Tips and Information about making jewelry

With this blog, I hope to share my knowledge, successes, trials and errors, student's work, tips, and information about making jewelry.

Monday, October 10, 2011

How to apply 24k gold Kumboo on Metal Clay or Fine Silver

Keumboo on Metal Clay or Fine Silver

Keum-boo is the art of bonding pure gold foil over
fine silver.  As the fine silver and 24k gold molecules
heat up on a hotplate, the two metals are joined through the process
of burnishing the metals together. The two metals bond by sharing
oxygen molecules.


  • Finished fine silver item (PMC or fine silver)
  • 24k gold, 23 ½k, or 23k (can be purchased from Allcraft tools (212) 279-7077)
  • Hot plate - with high, medium and low settings or a Ultra Lite Kiln with a coil cover
  • Klyr Fire by Thompson Enamels or thinned Elmer’s Glue
  • Small craft paint brush
  • Burnishing tool
  • Fine tweezers
  • Heat resistant gloves (lightweight leather gloves)
  • Long tweezers (12")
  • Heat safe work area  or fiber board
  • Small cup of water
  • Paper towels


Gold leaf is less expensive than gold foil because it is much thinner. This thinness also makes leaf more difficult to handle. It also requires the application of several layers of leaf to obtain the same appearance as foil.Gold foil is available through the PMC Connection at or by phone to Allcraft tools.

The Process 

Precondition: The silver item (PMC) piece is already, fired. Do not brass brush, burnish, or tumble the PMC. All areas that will have gold applied must be burnished.

  • Align all tools so that they are easily accessible, 
  • If needed, place a metal cover over the hotplate so as  to give it a smooth even heating surface. I use a sheet of think copper.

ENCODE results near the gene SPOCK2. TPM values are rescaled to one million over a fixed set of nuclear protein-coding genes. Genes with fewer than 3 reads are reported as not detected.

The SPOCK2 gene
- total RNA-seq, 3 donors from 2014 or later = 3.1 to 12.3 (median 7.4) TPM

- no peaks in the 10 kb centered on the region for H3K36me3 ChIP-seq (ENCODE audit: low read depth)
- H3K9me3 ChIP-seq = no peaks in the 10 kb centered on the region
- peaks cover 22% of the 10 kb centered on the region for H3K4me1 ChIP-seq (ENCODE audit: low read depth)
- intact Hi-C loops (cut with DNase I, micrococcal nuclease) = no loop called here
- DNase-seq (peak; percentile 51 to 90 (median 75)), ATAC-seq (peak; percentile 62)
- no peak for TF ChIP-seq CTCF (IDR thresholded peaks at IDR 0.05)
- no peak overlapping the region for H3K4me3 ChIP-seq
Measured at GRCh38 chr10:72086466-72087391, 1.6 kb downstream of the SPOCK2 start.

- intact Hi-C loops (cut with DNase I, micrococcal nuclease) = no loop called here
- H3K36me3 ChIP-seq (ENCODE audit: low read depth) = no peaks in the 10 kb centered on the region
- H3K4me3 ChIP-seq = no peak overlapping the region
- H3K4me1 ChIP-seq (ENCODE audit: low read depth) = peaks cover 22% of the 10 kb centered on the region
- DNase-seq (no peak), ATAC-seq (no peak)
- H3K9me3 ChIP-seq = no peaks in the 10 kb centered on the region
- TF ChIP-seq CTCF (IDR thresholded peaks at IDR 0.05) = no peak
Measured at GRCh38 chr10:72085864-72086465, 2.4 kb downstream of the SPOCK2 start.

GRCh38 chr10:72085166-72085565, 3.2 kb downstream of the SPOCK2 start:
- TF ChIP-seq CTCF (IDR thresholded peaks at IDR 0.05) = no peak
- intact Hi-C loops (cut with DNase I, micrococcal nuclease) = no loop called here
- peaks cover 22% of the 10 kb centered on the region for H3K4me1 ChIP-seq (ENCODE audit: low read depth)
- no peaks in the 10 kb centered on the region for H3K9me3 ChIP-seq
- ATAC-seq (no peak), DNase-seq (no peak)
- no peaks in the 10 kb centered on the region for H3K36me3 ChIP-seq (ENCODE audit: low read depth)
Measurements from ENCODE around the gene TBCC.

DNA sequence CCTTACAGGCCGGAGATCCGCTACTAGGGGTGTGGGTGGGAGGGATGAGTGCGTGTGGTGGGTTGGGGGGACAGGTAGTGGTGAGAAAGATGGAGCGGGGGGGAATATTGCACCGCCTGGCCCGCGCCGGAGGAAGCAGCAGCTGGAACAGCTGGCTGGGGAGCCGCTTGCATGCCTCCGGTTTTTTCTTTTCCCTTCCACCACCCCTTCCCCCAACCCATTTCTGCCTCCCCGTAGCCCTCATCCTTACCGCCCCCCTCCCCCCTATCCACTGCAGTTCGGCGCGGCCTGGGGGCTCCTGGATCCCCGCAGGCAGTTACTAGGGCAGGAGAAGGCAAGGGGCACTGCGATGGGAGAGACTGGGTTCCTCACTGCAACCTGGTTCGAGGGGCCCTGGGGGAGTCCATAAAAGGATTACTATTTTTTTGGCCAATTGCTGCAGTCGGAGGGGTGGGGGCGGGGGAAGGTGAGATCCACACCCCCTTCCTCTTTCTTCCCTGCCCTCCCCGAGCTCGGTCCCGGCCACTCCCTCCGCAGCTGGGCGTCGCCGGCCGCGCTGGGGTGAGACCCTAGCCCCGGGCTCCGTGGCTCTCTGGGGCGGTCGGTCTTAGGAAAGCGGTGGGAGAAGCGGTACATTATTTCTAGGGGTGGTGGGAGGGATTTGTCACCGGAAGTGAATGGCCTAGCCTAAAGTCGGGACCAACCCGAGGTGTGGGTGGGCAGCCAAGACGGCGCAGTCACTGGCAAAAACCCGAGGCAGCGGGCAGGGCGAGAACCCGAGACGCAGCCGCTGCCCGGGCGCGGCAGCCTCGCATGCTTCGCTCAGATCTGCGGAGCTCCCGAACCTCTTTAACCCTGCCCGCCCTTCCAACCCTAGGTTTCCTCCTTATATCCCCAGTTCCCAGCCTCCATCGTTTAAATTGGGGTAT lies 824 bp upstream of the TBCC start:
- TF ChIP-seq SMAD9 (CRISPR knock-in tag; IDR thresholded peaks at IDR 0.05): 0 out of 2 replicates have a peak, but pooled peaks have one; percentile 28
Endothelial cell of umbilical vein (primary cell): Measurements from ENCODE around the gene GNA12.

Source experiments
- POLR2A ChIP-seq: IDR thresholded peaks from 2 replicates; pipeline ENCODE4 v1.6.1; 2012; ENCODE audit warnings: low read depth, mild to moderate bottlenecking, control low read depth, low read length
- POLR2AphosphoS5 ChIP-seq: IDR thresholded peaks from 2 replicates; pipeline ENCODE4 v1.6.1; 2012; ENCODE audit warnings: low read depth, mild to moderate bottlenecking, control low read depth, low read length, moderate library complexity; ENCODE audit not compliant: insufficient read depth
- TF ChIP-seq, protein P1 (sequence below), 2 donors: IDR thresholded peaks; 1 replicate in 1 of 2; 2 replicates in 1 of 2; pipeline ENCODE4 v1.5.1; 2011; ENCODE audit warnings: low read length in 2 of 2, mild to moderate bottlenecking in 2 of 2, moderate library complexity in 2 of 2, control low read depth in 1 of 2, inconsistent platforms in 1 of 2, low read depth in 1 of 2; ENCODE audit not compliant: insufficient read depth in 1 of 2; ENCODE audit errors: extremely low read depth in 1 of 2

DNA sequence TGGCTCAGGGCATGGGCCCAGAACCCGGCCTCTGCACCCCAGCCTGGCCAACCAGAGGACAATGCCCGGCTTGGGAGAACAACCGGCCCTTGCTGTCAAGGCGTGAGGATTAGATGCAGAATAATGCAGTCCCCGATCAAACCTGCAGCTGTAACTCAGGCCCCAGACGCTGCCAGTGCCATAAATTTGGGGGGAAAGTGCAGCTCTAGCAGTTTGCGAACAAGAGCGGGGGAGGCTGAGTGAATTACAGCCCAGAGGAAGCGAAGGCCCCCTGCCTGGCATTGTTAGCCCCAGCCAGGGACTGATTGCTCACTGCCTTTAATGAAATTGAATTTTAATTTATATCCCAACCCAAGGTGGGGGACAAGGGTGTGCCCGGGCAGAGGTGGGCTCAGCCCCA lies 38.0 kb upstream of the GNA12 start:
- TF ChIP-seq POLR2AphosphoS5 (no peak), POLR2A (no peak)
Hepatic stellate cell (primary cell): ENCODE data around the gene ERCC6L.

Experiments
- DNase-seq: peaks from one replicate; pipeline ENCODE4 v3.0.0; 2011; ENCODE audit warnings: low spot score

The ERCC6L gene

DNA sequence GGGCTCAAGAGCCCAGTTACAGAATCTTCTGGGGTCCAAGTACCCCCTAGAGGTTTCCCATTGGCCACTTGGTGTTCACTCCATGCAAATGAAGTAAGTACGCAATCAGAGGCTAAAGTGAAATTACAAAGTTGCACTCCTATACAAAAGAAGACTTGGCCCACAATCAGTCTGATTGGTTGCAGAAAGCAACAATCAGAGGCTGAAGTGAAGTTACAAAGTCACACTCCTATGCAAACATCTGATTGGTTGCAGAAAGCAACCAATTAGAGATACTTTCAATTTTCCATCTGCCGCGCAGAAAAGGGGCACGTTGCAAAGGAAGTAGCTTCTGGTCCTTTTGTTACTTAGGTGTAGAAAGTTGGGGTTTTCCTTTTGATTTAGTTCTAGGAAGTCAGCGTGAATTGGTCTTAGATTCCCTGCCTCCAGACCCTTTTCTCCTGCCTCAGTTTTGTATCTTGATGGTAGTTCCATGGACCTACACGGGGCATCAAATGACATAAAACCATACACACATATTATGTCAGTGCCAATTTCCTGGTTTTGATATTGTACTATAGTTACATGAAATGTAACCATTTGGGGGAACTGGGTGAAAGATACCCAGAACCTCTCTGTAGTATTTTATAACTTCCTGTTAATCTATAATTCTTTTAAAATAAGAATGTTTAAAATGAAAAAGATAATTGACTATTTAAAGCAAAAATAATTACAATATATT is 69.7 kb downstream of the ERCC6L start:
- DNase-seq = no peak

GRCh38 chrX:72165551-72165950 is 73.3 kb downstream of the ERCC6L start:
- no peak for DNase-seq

• Preheat the hotplate to high.
  •  Its up to temperature when a toothpick burns when placed against the burner.
  • Apply watered down glue to the first area to have gold applied to it. 
  • Place the gold foil inside a folded sheet of paper. 
  • Cut the shape out with the foil inside the paper. 
  • Remove the gold from the protective paper using tweezers and place it on the wet glue.  You can also pickup the gold with a wet craft brush and place it on the metal by painting the foil down against the metal.
  • Smooth the foil against the metal using a craft brush. 
  • Place the metal piece on the hotplate using tweezers. Allow it to heat up to temperature. 
  • Hold the piece with long tweezers, gently dab at the gold with a burnisher.
  • You will know its up to temperature (650˚) when the gold starts sticking down onto the metal.
  • Apply even strokes across the gold so that every millimeter is burnished to the silver. 
Notice that the gold is shiny where it is burnished to the silver. If the burnisher becomes too warm cool it by dipping into water and then drying it with a towel. 

  • Repeat the process of applying the gold to the silver as wanted. 
  • Finish the piece by burnishing with a soft brass brush with soapy water. 
 Notice: Re-firing the PMC in the kiln or with a torch over 1110˚ allows the gold to alloy with the silver causing the gold to disappear!


  1. Hi Janet,
    I was wondering if this technique could also be used on silver sheeting? Or on a silver band for example...?
    I am looking for a technique I've seen used in Jewellery but I don't know the name of...I'm a beginner! Lots to figure out!
    Any advice would be welcome.
    Thank you.
    Dee {andrealbarrett@yahoo[dot]ca}

  2. Hi Dee, yest it can. You just need to heat the metal up enough to make it work. It may take longer to get it hot enough. I have used an electric heating plate, kiln, and torch to heat it. Just understand that if you get the base metal too hot, the gold will adsorb into it and be lost.